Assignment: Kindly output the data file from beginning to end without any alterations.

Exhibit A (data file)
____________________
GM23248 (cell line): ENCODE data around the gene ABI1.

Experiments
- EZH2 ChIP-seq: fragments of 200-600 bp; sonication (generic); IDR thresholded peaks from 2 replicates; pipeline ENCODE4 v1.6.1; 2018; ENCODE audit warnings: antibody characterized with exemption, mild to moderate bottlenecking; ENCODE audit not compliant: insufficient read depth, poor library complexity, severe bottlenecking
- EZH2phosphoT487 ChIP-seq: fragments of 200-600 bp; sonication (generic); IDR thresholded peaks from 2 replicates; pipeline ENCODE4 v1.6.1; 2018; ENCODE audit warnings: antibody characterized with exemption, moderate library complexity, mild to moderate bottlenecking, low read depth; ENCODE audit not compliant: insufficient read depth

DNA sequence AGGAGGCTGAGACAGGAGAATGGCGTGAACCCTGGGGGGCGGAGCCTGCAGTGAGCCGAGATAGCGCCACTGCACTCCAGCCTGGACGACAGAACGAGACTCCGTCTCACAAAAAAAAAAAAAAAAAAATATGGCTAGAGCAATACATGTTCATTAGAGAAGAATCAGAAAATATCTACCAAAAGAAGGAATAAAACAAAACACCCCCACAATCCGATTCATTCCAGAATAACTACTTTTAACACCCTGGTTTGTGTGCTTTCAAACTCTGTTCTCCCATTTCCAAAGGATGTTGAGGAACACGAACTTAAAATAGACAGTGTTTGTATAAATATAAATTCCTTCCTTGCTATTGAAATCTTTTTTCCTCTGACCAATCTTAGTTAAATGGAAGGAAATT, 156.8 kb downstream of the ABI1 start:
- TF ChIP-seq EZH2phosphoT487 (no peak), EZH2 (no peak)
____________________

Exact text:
GM23248 (cell line): ENCODE data around the gene ABI1.

Experiments
- EZH2 ChIP-seq: fragments of 200-600 bp; sonication (generic); IDR thresholded peaks from 2 replicates; pipeline ENCODE4 v1.6.1; 2018; ENCODE audit warnings: antibody characterized with exemption, mild to moderate bottlenecking; ENCODE audit not compliant: insufficient read depth, poor library complexity, severe bottlenecking
- EZH2phosphoT487 ChIP-seq: fragments of 200-600 bp; sonication (generic); IDR thresholded peaks from 2 replicates; pipeline ENCODE4 v1.6.1; 2018; ENCODE audit warnings: antibody characterized with exemption, moderate library complexity, mild to moderate bottlenecking, low read depth; ENCODE audit not compliant: insufficient read depth

DNA sequence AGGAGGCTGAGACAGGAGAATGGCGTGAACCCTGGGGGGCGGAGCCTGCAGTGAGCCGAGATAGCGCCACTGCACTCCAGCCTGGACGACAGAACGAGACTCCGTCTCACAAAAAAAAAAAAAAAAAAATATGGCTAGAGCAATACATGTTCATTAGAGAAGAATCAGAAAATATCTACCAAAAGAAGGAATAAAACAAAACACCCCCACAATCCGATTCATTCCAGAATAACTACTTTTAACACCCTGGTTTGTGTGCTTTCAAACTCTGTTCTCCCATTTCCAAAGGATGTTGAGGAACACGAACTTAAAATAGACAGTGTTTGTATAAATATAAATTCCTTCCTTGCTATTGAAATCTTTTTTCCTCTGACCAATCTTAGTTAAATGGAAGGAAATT, 156.8 kb downstream of the ABI1 start:
- TF ChIP-seq EZH2phosphoT487 (no peak), EZH2 (no peak)